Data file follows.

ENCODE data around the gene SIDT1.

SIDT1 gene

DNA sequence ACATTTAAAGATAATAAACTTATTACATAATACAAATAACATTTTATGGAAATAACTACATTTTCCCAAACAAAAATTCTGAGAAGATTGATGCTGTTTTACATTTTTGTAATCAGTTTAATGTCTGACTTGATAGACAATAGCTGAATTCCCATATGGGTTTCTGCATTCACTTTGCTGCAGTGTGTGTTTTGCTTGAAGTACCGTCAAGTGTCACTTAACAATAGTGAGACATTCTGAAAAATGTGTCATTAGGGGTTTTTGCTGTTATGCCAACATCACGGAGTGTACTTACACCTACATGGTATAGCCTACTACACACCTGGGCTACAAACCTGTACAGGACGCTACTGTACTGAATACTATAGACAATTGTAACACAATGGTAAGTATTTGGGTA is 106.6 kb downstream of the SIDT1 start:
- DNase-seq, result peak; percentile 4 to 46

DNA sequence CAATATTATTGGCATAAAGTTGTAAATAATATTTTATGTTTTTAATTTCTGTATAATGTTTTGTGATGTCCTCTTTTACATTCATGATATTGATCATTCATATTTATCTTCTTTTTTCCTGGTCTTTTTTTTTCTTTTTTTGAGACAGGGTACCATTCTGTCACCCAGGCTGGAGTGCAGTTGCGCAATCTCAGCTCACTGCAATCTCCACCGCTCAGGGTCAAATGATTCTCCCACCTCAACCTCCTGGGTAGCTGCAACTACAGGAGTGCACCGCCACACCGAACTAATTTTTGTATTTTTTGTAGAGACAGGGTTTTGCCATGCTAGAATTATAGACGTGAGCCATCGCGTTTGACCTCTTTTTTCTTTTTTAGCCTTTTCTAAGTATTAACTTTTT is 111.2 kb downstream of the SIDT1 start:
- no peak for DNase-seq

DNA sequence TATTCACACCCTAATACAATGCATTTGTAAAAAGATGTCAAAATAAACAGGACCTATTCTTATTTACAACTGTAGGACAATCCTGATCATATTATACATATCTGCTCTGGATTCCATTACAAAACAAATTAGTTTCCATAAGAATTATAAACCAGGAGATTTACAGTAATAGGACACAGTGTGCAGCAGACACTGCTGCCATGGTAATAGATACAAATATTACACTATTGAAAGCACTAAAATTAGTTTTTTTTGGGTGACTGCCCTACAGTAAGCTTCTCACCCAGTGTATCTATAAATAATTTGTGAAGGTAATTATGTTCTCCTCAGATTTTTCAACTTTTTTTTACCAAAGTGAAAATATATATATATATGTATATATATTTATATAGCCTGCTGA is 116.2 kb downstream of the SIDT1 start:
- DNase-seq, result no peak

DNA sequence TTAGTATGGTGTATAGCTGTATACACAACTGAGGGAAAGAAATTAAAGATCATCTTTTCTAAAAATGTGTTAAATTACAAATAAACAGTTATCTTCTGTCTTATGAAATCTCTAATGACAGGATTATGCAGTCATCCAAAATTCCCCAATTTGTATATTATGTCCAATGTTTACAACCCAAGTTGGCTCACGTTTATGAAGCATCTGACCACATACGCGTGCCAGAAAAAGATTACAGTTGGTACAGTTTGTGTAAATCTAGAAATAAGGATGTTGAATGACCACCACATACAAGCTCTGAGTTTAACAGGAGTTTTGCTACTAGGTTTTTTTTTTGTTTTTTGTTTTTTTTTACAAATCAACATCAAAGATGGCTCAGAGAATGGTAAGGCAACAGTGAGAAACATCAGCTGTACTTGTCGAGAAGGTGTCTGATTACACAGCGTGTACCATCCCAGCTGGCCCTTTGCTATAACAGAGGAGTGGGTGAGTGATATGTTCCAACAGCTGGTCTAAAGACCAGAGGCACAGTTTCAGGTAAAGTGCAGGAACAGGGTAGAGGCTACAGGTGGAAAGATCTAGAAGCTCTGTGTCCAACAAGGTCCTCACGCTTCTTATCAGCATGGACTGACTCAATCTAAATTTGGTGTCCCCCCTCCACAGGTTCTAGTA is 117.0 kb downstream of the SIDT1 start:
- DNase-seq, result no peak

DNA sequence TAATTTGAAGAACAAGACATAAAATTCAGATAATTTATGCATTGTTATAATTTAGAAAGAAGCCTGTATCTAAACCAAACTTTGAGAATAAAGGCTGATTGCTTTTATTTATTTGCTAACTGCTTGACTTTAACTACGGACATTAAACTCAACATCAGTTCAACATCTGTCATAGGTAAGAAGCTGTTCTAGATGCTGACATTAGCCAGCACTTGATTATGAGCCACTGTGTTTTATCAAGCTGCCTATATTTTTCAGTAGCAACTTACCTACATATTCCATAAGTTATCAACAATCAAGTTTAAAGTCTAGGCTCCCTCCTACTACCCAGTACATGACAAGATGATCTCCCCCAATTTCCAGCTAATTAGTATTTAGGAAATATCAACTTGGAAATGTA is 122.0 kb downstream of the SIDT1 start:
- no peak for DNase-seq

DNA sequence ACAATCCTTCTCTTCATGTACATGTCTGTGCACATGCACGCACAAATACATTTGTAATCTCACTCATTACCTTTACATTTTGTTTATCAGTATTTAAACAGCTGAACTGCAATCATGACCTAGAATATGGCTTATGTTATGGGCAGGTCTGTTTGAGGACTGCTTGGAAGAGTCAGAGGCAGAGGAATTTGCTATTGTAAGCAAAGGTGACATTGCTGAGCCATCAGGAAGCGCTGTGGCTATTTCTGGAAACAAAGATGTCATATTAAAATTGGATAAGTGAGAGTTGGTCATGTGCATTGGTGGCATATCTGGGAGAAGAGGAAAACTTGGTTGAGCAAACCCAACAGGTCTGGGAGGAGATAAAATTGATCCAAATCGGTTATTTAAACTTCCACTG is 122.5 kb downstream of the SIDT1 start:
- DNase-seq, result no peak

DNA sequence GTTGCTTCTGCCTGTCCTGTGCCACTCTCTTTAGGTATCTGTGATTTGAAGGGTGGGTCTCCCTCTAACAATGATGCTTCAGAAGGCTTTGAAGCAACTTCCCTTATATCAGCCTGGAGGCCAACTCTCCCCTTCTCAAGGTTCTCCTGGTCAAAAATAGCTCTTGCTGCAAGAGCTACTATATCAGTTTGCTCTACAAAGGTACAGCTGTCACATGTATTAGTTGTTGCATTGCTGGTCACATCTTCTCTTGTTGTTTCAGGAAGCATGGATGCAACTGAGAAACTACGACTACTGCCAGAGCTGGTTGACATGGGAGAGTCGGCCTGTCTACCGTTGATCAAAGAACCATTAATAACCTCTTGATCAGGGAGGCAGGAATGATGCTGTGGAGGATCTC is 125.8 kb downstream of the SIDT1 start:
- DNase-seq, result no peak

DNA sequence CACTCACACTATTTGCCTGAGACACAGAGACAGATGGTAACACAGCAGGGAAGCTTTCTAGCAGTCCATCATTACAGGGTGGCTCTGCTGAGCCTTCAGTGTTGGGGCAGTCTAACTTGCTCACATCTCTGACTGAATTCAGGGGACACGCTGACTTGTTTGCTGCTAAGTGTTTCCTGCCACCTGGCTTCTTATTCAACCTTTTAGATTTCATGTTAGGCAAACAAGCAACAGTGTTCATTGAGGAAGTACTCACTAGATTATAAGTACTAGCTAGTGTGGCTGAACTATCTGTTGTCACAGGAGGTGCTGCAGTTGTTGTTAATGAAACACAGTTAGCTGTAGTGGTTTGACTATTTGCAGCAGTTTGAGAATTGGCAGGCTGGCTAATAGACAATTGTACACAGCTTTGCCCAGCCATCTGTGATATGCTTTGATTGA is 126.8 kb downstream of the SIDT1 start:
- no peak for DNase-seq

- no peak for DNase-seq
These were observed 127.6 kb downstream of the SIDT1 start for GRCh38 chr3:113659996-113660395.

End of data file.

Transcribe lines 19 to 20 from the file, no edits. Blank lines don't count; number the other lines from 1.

- no peak for DNase-seq
These were observed 127.6 kb downstream of the SIDT1 start for GRCh38 chr3:113659996-113660395.